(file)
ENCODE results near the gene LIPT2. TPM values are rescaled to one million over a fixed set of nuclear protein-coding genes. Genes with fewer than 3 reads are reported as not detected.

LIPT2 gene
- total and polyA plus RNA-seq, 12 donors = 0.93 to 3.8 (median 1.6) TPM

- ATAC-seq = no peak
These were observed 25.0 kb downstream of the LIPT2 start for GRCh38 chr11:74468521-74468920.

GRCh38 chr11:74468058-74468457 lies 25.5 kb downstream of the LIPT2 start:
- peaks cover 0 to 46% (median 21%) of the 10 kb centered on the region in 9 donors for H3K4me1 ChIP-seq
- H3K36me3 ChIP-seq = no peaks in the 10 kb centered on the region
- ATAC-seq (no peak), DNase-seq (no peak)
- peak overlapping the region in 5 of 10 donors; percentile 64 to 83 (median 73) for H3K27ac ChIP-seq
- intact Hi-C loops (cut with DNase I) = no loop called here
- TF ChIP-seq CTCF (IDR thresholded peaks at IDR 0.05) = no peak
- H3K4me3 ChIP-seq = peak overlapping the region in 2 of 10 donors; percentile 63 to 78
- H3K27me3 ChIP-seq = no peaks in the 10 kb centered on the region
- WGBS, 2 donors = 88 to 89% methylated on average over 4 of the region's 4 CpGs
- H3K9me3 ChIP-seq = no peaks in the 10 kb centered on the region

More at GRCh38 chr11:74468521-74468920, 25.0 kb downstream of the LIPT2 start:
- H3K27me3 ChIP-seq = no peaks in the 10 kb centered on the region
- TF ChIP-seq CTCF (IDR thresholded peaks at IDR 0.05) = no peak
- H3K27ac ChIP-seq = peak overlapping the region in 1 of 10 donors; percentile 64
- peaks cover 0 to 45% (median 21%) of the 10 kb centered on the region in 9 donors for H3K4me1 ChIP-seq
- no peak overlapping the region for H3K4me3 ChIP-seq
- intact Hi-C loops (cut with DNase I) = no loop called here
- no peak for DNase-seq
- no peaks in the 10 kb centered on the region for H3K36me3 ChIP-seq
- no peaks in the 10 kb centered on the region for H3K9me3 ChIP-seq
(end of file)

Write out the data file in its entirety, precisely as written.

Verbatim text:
ENCODE results near the gene LIPT2. TPM values are rescaled to one million over a fixed set of nuclear protein-coding genes. Genes with fewer than 3 reads are reported as not detected.

LIPT2 gene
- total and polyA plus RNA-seq, 12 donors = 0.93 to 3.8 (median 1.6) TPM

- ATAC-seq = no peak
These were observed 25.0 kb downstream of the LIPT2 start for GRCh38 chr11:74468521-74468920.

GRCh38 chr11:74468058-74468457 lies 25.5 kb downstream of the LIPT2 start:
- peaks cover 0 to 46% (median 21%) of the 10 kb centered on the region in 9 donors for H3K4me1 ChIP-seq
- H3K36me3 ChIP-seq = no peaks in the 10 kb centered on the region
- ATAC-seq (no peak), DNase-seq (no peak)
- peak overlapping the region in 5 of 10 donors; percentile 64 to 83 (median 73) for H3K27ac ChIP-seq
- intact Hi-C loops (cut with DNase I) = no loop called here
- TF ChIP-seq CTCF (IDR thresholded peaks at IDR 0.05) = no peak
- H3K4me3 ChIP-seq = peak overlapping the region in 2 of 10 donors; percentile 63 to 78
- H3K27me3 ChIP-seq = no peaks in the 10 kb centered on the region
- WGBS, 2 donors = 88 to 89% methylated on average over 4 of the region's 4 CpGs
- H3K9me3 ChIP-seq = no peaks in the 10 kb centered on the region

More at GRCh38 chr11:74468521-74468920, 25.0 kb downstream of the LIPT2 start:
- H3K27me3 ChIP-seq = no peaks in the 10 kb centered on the region
- TF ChIP-seq CTCF (IDR thresholded peaks at IDR 0.05) = no peak
- H3K27ac ChIP-seq = peak overlapping the region in 1 of 10 donors; percentile 64
- peaks cover 0 to 45% (median 21%) of the 10 kb centered on the region in 9 donors for H3K4me1 ChIP-seq
- no peak overlapping the region for H3K4me3 ChIP-seq
- intact Hi-C loops (cut with DNase I) = no loop called here
- no peak for DNase-seq
- no peaks in the 10 kb centered on the region for H3K36me3 ChIP-seq
- no peaks in the 10 kb centered on the region for H3K9me3 ChIP-seq